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Home > Craft Topics > Craft Introductions > Cake Decorating

The Craft of Cake Decorating

Cake DecoratingCake Decorating Introduction

Elaborately decorated cakes have become an integral part of many festive occasions, and often become the centre of attention. A range of techniques offers the sugar crafter the chance to create stunning sugar fantasies. At the same time it is a very accessible crafts.

Origins of Cakes

Cakes have been a part of the ritual for major celebrations since early Greek times. Weddings in particular have rarely been complete without a special cake. In Greek and Roman celebrations this was traditionally thrown at or broken over the head of the bride. In Britain by the time of Elizabeth 1, the bride was still being pelted with small rectangle fruit and nut cakes.  

Perhaps it was a particular bruised bride who decided to turn the cakes into ornaments to stop them being thrown. Whoever it was, during the late sixteen hundreds wedding cakes were transformed with almond paste and royal icing into the centre piece of the wedding feast. Cake decoration became more and more elaborate as the rich indulged their sugar fantasies.  

Today the sugar craft industry is thriving and still evolving. Fondant or sugar paste is a relatively recent addition to the craft. Evolved to withstand hot and humid climates it also provides a softer covering for cakes and can be moulded into exquisite flowers.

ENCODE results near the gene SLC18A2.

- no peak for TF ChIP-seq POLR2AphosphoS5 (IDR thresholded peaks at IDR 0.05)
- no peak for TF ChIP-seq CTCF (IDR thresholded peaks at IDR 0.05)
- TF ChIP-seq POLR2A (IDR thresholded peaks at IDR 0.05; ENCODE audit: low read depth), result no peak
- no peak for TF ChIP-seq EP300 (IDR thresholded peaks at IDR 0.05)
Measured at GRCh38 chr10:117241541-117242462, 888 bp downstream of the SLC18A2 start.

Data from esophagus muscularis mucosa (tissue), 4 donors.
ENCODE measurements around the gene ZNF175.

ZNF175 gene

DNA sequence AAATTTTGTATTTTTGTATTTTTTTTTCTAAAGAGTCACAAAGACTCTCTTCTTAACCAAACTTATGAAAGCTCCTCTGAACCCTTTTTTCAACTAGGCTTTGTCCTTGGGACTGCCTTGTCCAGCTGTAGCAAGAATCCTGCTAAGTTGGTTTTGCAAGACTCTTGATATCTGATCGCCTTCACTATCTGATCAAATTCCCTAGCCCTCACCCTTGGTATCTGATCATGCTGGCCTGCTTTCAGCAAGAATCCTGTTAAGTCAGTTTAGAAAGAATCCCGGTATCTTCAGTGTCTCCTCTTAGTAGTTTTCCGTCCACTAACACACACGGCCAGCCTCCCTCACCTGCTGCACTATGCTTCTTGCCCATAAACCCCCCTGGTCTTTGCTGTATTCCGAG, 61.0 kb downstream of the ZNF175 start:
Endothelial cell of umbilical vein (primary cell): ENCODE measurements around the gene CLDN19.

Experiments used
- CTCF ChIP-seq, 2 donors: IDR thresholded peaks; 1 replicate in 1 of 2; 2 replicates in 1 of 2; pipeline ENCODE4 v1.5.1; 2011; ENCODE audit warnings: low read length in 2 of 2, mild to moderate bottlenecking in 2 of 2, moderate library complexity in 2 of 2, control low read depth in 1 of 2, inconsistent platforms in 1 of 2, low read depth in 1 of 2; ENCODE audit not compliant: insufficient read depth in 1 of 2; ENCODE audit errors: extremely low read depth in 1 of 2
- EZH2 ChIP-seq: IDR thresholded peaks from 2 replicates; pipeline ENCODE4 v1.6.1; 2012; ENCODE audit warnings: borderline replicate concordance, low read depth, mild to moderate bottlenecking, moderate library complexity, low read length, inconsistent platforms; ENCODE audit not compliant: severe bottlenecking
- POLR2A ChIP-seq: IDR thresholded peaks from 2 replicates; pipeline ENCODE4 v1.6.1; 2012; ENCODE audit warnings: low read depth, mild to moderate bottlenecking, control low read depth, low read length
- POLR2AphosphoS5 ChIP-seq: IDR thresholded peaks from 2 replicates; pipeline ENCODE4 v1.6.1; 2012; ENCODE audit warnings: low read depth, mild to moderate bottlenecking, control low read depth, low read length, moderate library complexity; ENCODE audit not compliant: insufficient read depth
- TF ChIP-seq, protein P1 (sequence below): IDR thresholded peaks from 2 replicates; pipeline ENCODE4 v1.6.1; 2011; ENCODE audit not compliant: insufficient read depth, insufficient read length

Basic techniques of Sugar Craft

Types of icing
Royal icing – is the traditional mixture piped on to cakes. When soft it can be squeezed into the most delicate traceries of lines and loops which harden into fine, crisp, patterning. The clear definition this icing gives to the design and the way it is used to create stiff, elaborate ornamentation lends a formal appearance to the cake.  

Sugarpaste – is a more recent development in sugarcraft. It has a texture like modelling clay which makes it easy to shape using your hands. It has a softer overall effect and is perfect for making flowers, moulding wafer thin petals which can be perfectly coloured.  

Before the cake is iced, it is covered in a layer of marzipan, which is then coated in a smooth layer of either sugar paste or royal icing. This forms the basis for further decoration.  

It is possible to use both types of icing on one cake. For example the sides may be encrusted with swirls of royal icing, while a bouquet of sugarpaste flowers sweeps across the cake top.  

Designing – Inspiration for the design should be taken from the event the cake is to celebrate. For parties like weddings and birthdays, it is a good idea to find out the personal preferences for people concerned – for instance favourite flowers, colours or hobbies – and incorporate these into the decoration.  

The first thing to decide is the shape of the cake – baking tins come in all shapes and sizes these days – and the number of tiers if required.  
Accurate sketches of the design are drawn up to give a good working brief. Particular attention should be paid to decorating the sides of the cake as this is the part that most guests will be able to see. Beautiful detail on the top may simply be lost from view.  

Any templates needed for tracing patterns or collars for runouts (flat shapes of icing) should be made now. Many patterns used to decorate cakes are influenced and in some cases directly taken from those used in needlecrafts; designs for embroidery, crochet, and lace can be translated into icing with stunning effect.